The Jamaican government has turned to the FBI for help as it investigates a major fraud case involving a private investment firm in which famous sprinter Usain Bolt’s $12.7 million went missing. The fraud spanned 13 years and ensnared both elderly clients and government agencies. Authorities do not yet know how much was stolen.
Bolt’s lawyers, who said the star athlete’s bill had dwindled to just $12,000, gave the investment firm until Friday to return the money before going to court.
The government has also sought help from other international partners it did not identify in an investigation into one of the island’s biggest fraud cases, Finance Minister Nigel Clarke said on Monday.
“The anger and discomfort we all feel is compounded by the length of time – 13 years – over which the fraud was allegedly carried out, and the fact that (the suspects) appear to have deliberately and callously targeted the elderly as well as our much-loved and respected national icon… Usain Bolt.” , Clark said.
The investigation into Kingston-based Stocks and Securities Limited is just beginning, so it was not immediately clear how much money was allegedly stolen or how many people were affected. Clark said customers were made false statements about their condition as part of the alleged scam.
Government agencies, including the National Health Trust, the Agricultural Society of Jamaica and the National Housing Trust, have also invested millions of dollars in Stocks and Securities Limited, Clark said.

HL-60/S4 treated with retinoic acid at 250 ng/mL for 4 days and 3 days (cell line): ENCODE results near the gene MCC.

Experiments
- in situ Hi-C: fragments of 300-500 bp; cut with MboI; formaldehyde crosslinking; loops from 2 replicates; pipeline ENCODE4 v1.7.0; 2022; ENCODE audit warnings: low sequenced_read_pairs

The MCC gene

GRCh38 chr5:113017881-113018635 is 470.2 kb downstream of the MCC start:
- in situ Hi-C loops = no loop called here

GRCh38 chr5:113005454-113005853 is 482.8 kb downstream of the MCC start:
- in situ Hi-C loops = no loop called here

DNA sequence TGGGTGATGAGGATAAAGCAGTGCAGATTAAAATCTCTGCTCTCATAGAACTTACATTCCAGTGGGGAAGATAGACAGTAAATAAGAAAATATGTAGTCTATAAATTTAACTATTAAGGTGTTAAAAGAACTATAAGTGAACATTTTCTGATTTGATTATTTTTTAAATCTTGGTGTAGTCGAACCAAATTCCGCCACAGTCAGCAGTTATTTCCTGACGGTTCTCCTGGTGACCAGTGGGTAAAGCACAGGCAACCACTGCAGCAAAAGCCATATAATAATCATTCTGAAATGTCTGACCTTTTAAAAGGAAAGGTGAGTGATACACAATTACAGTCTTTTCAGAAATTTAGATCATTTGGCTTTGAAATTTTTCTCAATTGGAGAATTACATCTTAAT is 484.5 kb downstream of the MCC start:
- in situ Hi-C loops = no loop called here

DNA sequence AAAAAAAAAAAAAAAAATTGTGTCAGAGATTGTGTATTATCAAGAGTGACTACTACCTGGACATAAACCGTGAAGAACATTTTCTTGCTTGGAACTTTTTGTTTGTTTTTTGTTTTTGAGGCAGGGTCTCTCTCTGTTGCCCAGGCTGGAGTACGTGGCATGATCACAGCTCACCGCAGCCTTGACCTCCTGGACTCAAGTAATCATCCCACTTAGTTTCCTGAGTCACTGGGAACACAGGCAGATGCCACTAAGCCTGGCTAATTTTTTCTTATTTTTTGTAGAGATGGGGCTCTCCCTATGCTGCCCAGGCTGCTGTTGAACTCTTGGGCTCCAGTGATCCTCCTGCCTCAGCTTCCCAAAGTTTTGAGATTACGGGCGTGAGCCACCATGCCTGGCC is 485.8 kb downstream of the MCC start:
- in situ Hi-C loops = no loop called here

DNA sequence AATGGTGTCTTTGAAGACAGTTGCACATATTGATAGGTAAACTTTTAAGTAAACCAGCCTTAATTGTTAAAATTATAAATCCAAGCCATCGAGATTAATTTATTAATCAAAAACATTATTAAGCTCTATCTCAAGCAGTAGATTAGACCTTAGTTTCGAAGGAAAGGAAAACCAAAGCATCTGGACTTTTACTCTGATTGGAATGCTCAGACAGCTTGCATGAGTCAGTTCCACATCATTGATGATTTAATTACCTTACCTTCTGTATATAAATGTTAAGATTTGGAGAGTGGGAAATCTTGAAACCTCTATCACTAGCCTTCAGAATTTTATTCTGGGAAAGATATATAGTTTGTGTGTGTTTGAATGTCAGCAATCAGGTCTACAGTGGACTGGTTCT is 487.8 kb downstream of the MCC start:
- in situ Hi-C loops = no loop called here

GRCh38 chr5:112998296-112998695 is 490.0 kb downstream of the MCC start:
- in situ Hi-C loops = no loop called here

Jamaica’s Financial Services Commission launched an investigation after the company alerted authorities this month that a manager had apparently committed fraud.
The director of the commission has since resigned, and Clarke has appointed the Bank of Jamaica to regulate the island’s financial system.
“There is no need to panic,” he said. “Despite this most unfortunate development, Jamaica’s financial sector remains strong.”
The company did not respond to emailed requests from The Associated Press for comment.
Clark said authorities are working to uncover every detail of the alleged fraud.
“They will find out exactly how the funds were allegedly stolen, who benefited from such theft and who organized and collaborated it,” he said.
Clark said the government will also seek the forfeiture of any assets that may have been purchased with the alleged stolen funds. He added that the government will soon approve stricter penalties for criminal acts.
“If you rob depositors or cheat investors … and put our financial system and our way of life at risk, Jamaican society wants you out of the way for a long time,” he said.